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The Night of Long Fangs
Now it's time for the main quests ofBlood and Wine, and specifically, the quest called "The Night of Long Fangs." By this point, Geralt and Regis have located the duchess's sister Syanna, and the master vampire Detlaff has realized that she manipulated him into carrying out her revenge; in response, Detlaff unleashes an army of vampires on Beauclair. Once the attack begins, Geralt has two choices: he can try to locate Syanna since she's the object of Detlaff's rage, or instead look for Orianna, another master vampire who could share somevaluable knowledge with Geralt.
Regis will urge Geralt to come with him and find Syanna, andit's worth listening to him.Blood and Winehas three basic endings:a "good" ending, a "fair" ending, and a "bad" ending. Should players be determined to get the good ending, they'll need to agree with Regis here and seek out Syanna rather than Orianna. Plus, going after Syanna leads directly to the quest "Beyond Hill and Dale..." which takes players toa strange and wonderfully twisted world filled with classic fairy tales that have been corrupted by time.
So really, it's worth choosing to go after Syanna just for the weird adventures Geralt will get out of it, but it's also the players' path to as happy an ending thatThe Witcher 3 can provide.
Judge, Jury, Executioner
As Night of the Long Fangs continues, the player will eventually need to have their final showdown with Detlaff, the Beast of Beauclair. Here, a few things can happen: if the player doesn't have Syanna (like Detlaff requested) then he'll fly into a rage and attack regardless, forcing Geralt and Regis to slay him. If Geralt does have Syanna, then either he can let Detlaff kill her or pull a bait and switch, luring Detlaff in to try and get him to talk sense. Unfortunately, there's ultimately no way to talk Detlaff down while Syanna lives; one of them will need to be dead by the time the Night of Long Fangs is over.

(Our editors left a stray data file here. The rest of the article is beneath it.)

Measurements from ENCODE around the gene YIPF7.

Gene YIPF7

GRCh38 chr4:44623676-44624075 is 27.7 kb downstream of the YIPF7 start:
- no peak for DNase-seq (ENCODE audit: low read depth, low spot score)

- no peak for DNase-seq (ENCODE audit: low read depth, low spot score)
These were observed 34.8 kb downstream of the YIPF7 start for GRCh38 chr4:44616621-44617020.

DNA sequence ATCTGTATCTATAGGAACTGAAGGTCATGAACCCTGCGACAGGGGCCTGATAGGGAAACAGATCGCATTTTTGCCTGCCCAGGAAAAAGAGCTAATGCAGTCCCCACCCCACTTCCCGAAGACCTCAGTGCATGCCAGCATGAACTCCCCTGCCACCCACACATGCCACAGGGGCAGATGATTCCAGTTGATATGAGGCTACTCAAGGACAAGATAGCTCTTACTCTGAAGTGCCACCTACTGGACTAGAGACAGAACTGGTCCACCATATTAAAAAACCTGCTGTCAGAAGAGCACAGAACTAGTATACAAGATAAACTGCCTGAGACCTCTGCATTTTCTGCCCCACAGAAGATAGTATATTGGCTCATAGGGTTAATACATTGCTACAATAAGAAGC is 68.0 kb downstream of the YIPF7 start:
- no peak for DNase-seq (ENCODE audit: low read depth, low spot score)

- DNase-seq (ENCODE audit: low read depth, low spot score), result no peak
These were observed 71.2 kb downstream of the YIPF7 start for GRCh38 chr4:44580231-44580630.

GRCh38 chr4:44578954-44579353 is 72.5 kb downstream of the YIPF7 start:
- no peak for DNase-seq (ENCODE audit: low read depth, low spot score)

Therefore, it's up to players if they'd rather let Detlaff exact his revenge or protect Syanna despite her many faults, as the duchess wishes. Keep in mind that Geralt will also be in alot of trouble with the duchess Anna Henrietta if he lets her sister die here. Detlaff may have been a reformed vampire before, but Syanna's betrayal has clearly brought out the worst in him and led to a massacre in Beauclair. To get the "good" ending forBlood and Wine, players will need to keep Syanna alive and fightDetlaff to the death. Then again, if players some are looking to make the worst choices possible in their playthrough, then feel free to try another of the routes.
Pomp and Strange Circumstance
Assuming players are following that "good ending" model, they'll get to the quest "Pomp and Strange Circumstance." At this point, Syanna is alive and imprisoned, and Anna Henrietta is preparing to bring her to trial for her crimes. However, there's still a lingering question of who Syanna's final victim was supposed to be, and Geralt will need to agree to look for clues as to who Syanna wants dead. After discovering the truth, he can go up and talk to Syanna, and the following conversations are the final puzzle pieces that determine which ending players will get.
To get through to Syanna, players will need to pick dialogue options that are sympathetic to her woes but also urging her to try forgiving her sister and starting anew.Then at the ceremony (and Syanna's sentencing) Geralt will again need to pick dialogue options that lean toward forgiveness and mercy, telling Anna Henrietta that yes, Syanna's crimes were horrible, but she had reason to feel pain. Should Geralt say the wrong thing, both sisters will end up dead, so if players want to get the best ending possible, they'll need to consider their words wisely.
With that, players should now be ready to navigate the most difficult decisions inBlood and Wine.The Witcher 3 loves to test its players and present them with particularly agonizing choices, so it's not surprising at all thatBlood and Wine follows suit with aplomb.
The Witcher 3 is out now for PC, PS4, Switch, and Xbox One.